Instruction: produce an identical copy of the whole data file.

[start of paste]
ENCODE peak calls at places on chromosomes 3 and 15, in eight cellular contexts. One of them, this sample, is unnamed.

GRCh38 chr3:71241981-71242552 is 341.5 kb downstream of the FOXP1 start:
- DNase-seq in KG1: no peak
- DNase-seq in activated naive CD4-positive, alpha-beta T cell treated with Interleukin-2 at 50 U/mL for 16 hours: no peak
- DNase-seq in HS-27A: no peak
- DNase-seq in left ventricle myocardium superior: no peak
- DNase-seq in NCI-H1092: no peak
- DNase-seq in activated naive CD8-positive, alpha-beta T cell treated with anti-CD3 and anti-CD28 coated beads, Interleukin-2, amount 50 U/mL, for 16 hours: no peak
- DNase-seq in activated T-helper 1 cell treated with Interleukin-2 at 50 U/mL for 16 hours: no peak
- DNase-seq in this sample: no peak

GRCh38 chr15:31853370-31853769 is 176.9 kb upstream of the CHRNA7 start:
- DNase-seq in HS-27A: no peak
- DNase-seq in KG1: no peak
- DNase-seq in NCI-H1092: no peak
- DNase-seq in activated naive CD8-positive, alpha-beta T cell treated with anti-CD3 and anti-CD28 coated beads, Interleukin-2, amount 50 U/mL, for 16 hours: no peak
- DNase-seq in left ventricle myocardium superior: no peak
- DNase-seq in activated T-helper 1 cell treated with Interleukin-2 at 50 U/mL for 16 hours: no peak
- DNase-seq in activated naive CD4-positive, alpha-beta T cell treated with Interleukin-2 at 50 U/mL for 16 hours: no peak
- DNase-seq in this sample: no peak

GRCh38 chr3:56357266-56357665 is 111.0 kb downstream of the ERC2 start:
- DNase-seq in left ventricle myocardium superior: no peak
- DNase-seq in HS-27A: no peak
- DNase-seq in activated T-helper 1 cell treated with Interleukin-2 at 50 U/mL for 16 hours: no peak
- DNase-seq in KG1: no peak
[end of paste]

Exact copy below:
ENCODE peak calls at places on chromosomes 3 and 15, in eight cellular contexts. One of them, this sample, is unnamed.

GRCh38 chr3:71241981-71242552 is 341.5 kb downstream of the FOXP1 start:
- DNase-seq in KG1: no peak
- DNase-seq in activated naive CD4-positive, alpha-beta T cell treated with Interleukin-2 at 50 U/mL for 16 hours: no peak
- DNase-seq in HS-27A: no peak
- DNase-seq in left ventricle myocardium superior: no peak
- DNase-seq in NCI-H1092: no peak
- DNase-seq in activated naive CD8-positive, alpha-beta T cell treated with anti-CD3 and anti-CD28 coated beads, Interleukin-2, amount 50 U/mL, for 16 hours: no peak
- DNase-seq in activated T-helper 1 cell treated with Interleukin-2 at 50 U/mL for 16 hours: no peak
- DNase-seq in this sample: no peak

GRCh38 chr15:31853370-31853769 is 176.9 kb upstream of the CHRNA7 start:
- DNase-seq in HS-27A: no peak
- DNase-seq in KG1: no peak
- DNase-seq in NCI-H1092: no peak
- DNase-seq in activated naive CD8-positive, alpha-beta T cell treated with anti-CD3 and anti-CD28 coated beads, Interleukin-2, amount 50 U/mL, for 16 hours: no peak
- DNase-seq in left ventricle myocardium superior: no peak
- DNase-seq in activated T-helper 1 cell treated with Interleukin-2 at 50 U/mL for 16 hours: no peak
- DNase-seq in activated naive CD4-positive, alpha-beta T cell treated with Interleukin-2 at 50 U/mL for 16 hours: no peak
- DNase-seq in this sample: no peak

GRCh38 chr3:56357266-56357665 is 111.0 kb downstream of the ERC2 start:
- DNase-seq in left ventricle myocardium superior: no peak
- DNase-seq in HS-27A: no peak
- DNase-seq in activated T-helper 1 cell treated with Interleukin-2 at 50 U/mL for 16 hours: no peak
- DNase-seq in KG1: no peak